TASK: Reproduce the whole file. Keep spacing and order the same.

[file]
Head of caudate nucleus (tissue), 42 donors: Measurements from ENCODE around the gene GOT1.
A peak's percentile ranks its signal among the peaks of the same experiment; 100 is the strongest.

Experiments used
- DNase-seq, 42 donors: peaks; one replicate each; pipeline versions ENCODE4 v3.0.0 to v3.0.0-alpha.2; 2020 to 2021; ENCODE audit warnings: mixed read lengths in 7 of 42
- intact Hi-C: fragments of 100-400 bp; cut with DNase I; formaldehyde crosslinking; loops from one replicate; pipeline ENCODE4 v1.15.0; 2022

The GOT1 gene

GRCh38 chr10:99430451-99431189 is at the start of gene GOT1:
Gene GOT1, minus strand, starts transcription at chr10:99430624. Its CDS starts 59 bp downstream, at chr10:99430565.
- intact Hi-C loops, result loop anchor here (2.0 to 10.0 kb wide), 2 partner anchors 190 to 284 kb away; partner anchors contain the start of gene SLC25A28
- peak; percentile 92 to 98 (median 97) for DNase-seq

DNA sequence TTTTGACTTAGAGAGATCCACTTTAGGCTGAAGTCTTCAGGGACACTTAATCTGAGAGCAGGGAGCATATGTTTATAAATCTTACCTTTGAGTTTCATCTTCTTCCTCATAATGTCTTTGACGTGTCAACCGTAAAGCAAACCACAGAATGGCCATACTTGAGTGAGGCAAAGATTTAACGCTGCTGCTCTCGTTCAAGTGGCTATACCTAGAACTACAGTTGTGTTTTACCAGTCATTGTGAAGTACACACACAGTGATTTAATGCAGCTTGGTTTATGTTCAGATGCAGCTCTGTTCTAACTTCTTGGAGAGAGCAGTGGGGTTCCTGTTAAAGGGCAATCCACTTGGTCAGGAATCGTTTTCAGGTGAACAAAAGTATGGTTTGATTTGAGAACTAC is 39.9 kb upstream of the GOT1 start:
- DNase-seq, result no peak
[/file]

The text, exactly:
Head of caudate nucleus (tissue), 42 donors: Measurements from ENCODE around the gene GOT1.
A peak's percentile ranks its signal among the peaks of the same experiment; 100 is the strongest.

Experiments used
- DNase-seq, 42 donors: peaks; one replicate each; pipeline versions ENCODE4 v3.0.0 to v3.0.0-alpha.2; 2020 to 2021; ENCODE audit warnings: mixed read lengths in 7 of 42
- intact Hi-C: fragments of 100-400 bp; cut with DNase I; formaldehyde crosslinking; loops from one replicate; pipeline ENCODE4 v1.15.0; 2022

The GOT1 gene

GRCh38 chr10:99430451-99431189 is at the start of gene GOT1:
Gene GOT1, minus strand, starts transcription at chr10:99430624. Its CDS starts 59 bp downstream, at chr10:99430565.
- intact Hi-C loops, result loop anchor here (2.0 to 10.0 kb wide), 2 partner anchors 190 to 284 kb away; partner anchors contain the start of gene SLC25A28
- peak; percentile 92 to 98 (median 97) for DNase-seq

DNA sequence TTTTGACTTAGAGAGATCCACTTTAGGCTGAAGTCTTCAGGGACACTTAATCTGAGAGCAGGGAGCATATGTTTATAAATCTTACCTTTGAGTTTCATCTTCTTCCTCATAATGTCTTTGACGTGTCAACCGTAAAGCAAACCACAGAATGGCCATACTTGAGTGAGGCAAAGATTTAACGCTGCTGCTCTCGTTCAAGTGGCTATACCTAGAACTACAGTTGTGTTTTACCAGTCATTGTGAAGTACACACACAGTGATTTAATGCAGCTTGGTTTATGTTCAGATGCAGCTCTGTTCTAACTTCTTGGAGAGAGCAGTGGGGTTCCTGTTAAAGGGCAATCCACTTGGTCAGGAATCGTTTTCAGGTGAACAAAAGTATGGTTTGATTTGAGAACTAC is 39.9 kb upstream of the GOT1 start:
- DNase-seq, result no peak